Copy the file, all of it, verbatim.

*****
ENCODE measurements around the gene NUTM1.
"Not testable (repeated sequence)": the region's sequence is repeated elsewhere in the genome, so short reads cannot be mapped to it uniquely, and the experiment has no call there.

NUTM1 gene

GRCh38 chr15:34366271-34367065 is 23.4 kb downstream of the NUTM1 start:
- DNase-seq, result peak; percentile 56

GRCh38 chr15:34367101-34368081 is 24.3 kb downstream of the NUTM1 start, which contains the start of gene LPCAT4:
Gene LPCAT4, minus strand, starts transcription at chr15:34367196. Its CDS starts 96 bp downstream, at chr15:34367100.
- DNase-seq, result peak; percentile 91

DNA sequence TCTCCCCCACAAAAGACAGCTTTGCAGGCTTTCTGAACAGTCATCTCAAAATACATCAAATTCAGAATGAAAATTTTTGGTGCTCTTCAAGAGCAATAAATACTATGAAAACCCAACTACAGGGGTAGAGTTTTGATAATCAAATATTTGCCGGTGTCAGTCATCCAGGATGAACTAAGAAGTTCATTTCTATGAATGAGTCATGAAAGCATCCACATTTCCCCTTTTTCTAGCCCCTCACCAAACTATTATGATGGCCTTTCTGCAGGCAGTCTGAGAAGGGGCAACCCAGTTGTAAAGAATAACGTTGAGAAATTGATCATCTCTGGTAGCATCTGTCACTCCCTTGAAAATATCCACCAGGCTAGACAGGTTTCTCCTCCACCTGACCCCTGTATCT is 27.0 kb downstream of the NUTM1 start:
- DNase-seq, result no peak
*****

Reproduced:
ENCODE measurements around the gene NUTM1.
"Not testable (repeated sequence)": the region's sequence is repeated elsewhere in the genome, so short reads cannot be mapped to it uniquely, and the experiment has no call there.

NUTM1 gene

GRCh38 chr15:34366271-34367065 is 23.4 kb downstream of the NUTM1 start:
- DNase-seq, result peak; percentile 56

GRCh38 chr15:34367101-34368081 is 24.3 kb downstream of the NUTM1 start, which contains the start of gene LPCAT4:
Gene LPCAT4, minus strand, starts transcription at chr15:34367196. Its CDS starts 96 bp downstream, at chr15:34367100.
- DNase-seq, result peak; percentile 91

DNA sequence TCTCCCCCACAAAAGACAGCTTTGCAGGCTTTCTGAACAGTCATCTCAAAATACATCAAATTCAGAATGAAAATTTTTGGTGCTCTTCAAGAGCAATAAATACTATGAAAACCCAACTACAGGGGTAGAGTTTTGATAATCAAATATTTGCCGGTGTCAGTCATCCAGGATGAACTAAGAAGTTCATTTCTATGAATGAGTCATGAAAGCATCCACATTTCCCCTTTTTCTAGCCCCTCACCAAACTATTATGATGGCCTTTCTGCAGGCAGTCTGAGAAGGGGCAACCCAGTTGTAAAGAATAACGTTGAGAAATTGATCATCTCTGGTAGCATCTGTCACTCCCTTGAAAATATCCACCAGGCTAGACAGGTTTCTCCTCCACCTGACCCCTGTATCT is 27.0 kb downstream of the NUTM1 start:
- DNase-seq, result no peak